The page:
$12 million approved for transit studies

Times Staff Writer

In Anaheim, planners are mulling a monorail to move passengers from the city’s train station to its resort district.

In Santa Ana, the idea is a bit more old school -- trolleys.

In an effort to get such wide-ranging projects off the ground, Orange County transportation leaders Monday approved spending $12 million to complete environmental studies for inner-city public transportation projects.

As part of Anaheim’s plan to transform the area near Angel Stadium into a vibrant residential and retail community, the city wanted an inviting, if not entertaining, way of moving people from the train station to their destination, said Mayor Curt Pringle.


“With the expansion of the Disneyland area, we need to keep cars off the streets” to keep traffic down, Pringle said.

Critics note that monorails are expensive compared with other forms of transportation.

But supporters say the 2.5-mile Disneyland monorail has achieved iconic status, something the city hopes to share, Pringle said.

The monorail opened at a cost of $1 million in 1959.


By contrast, it will cost $6 million alone for environmental and preliminary engineering studies just to determine whether the idea is feasible, said Orange County Transportation Authority planners.

Santa Ana, working with Garden Grove, also received nearly $6 million to study moving Metrolink riders five miles from the Santa Ana train station to Harbor Boulevard in Garden Grove.

City planners envision using a trolley or bus system that would run along the old Pacific Electric Railway right of way.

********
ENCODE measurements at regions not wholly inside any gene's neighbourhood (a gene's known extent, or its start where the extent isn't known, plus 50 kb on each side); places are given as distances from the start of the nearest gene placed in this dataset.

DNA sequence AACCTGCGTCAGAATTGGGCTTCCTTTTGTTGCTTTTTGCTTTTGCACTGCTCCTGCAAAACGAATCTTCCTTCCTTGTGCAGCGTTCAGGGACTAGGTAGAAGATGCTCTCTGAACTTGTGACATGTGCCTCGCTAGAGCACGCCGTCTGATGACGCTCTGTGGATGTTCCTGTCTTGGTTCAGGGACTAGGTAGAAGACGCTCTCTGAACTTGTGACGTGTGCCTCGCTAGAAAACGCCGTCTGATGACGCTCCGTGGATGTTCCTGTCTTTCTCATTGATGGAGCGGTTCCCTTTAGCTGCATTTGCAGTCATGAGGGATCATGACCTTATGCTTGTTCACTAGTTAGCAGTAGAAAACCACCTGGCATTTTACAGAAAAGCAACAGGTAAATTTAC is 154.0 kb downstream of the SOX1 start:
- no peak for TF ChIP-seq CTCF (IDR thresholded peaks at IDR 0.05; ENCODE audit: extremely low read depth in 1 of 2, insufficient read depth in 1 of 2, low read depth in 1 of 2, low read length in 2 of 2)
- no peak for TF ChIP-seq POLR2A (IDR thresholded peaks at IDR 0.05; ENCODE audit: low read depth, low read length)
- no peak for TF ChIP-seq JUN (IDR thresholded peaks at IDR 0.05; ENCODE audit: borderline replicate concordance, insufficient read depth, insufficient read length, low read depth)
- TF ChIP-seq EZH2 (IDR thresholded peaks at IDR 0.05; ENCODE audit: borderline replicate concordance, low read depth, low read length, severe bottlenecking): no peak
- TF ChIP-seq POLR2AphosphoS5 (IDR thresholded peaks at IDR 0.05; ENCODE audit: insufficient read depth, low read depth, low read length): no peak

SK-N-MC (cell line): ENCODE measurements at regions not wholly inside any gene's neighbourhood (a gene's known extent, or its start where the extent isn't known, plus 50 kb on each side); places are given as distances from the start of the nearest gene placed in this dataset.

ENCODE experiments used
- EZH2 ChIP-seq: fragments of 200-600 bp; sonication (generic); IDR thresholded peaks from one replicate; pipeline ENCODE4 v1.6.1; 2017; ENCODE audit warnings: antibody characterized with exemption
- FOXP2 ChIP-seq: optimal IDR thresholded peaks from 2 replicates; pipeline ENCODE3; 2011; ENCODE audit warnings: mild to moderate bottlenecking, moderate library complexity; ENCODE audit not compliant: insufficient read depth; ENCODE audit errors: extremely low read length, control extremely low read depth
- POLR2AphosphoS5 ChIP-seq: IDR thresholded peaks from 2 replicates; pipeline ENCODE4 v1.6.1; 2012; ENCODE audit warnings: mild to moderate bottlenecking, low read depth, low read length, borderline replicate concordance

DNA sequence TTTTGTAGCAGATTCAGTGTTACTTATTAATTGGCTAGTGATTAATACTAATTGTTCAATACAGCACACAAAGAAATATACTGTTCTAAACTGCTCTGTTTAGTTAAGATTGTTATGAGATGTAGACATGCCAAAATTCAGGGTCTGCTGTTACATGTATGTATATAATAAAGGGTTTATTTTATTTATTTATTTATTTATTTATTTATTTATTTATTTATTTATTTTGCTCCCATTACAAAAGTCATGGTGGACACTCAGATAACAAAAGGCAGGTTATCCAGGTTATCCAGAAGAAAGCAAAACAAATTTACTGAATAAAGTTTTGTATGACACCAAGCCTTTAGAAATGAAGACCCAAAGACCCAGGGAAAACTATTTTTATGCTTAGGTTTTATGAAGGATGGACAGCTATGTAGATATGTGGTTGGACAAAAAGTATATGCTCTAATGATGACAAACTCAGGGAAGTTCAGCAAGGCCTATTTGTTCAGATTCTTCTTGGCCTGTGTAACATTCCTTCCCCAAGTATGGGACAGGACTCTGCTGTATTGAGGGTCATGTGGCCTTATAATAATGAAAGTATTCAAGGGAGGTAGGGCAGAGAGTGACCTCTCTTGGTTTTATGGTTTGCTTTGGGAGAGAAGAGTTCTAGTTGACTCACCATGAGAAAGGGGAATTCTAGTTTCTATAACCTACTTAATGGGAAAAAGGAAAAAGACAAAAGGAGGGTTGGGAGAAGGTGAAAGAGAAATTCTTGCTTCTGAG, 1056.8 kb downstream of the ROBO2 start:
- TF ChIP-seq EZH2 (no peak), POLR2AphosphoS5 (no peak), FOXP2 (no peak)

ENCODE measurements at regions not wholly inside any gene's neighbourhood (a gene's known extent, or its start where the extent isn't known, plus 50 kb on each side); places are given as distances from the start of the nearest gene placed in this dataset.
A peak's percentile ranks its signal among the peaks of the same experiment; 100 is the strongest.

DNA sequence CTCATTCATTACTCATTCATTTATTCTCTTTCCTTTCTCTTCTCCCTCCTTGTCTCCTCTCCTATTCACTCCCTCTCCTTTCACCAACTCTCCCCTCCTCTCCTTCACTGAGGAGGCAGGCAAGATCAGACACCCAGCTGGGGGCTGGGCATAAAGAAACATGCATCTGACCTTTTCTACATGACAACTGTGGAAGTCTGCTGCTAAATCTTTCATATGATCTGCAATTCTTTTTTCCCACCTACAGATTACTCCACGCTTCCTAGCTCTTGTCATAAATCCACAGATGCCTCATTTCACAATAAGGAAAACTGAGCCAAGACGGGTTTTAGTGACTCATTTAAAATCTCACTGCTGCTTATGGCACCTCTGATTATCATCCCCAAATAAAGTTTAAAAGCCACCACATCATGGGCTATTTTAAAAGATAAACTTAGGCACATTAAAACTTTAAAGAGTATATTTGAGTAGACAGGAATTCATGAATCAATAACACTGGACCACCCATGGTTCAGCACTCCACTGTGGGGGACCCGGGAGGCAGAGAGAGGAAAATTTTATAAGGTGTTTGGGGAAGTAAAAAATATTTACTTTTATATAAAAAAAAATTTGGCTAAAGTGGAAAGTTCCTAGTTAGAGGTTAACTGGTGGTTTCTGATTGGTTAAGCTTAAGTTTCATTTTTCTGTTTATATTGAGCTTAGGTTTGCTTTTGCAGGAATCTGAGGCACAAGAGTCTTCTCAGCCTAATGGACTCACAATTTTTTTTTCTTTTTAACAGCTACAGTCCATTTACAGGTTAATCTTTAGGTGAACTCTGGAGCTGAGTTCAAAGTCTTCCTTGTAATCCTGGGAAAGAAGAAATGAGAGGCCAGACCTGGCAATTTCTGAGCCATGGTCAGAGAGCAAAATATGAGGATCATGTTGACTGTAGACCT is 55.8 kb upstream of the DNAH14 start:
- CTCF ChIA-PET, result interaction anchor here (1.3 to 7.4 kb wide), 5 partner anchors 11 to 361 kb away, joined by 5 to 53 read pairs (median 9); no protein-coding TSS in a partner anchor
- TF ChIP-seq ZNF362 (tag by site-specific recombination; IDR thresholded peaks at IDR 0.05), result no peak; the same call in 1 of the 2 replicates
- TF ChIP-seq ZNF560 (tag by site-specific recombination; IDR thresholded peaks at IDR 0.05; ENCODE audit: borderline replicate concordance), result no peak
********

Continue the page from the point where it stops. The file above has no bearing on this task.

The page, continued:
Metrolink service in Orange County is scheduled to expand, and planners have pushed cities to explore ways to get riders from train stations to area employers, malls and hotels.


By 2010, the goal is to have commuter trains running every 30 minutes, from 5 a.m. to midnight, weekdays between Fullerton and Laguna Niguel. Seven locomotives and 59 passenger cars have been ordered, new track has been laid and parking lot improvements are scheduled or underway at stations in Fullerton, Orange, Tustin, Irvine and Laguna Niguel.

Orange County Board of Supervisors Chairman John Moorlach and other board members expressed concern about using the right of way in Santa Ana and Garden Grove and the veracity of ridership numbers submitted by Anaheim and Santa Ana.

Anaheim estimated at least 2.4 million riders annually by 2030. Santa Ana projected 4.2 million a year by 2030.

Art Leahy, OCTA’s chief executive, assured the agency’s board that its action Monday was meant to determine whether the projects were feasible. He said cities and OCTA would conduct separate analyses on ridership.


OCTA board member and Tustin Mayor Jerry Amante wants cities to verify their ridership projections.

“I have no assurance that these numbers have been scrubbed,” Amante said. “I want to know that at the end of $6 million, we will know how many riders they’re going to have.”